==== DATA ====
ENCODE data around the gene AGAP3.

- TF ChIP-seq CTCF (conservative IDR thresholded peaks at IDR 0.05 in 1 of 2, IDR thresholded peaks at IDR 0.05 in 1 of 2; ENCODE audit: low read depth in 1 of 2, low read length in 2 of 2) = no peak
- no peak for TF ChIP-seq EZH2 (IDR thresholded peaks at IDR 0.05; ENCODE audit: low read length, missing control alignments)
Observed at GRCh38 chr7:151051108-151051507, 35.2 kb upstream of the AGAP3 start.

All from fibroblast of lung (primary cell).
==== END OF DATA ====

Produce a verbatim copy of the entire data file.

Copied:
ENCODE data around the gene AGAP3.

- TF ChIP-seq CTCF (conservative IDR thresholded peaks at IDR 0.05 in 1 of 2, IDR thresholded peaks at IDR 0.05 in 1 of 2; ENCODE audit: low read depth in 1 of 2, low read length in 2 of 2) = no peak
- no peak for TF ChIP-seq EZH2 (IDR thresholded peaks at IDR 0.05; ENCODE audit: low read length, missing control alignments)
Observed at GRCh38 chr7:151051108-151051507, 35.2 kb upstream of the AGAP3 start.

All from fibroblast of lung (primary cell).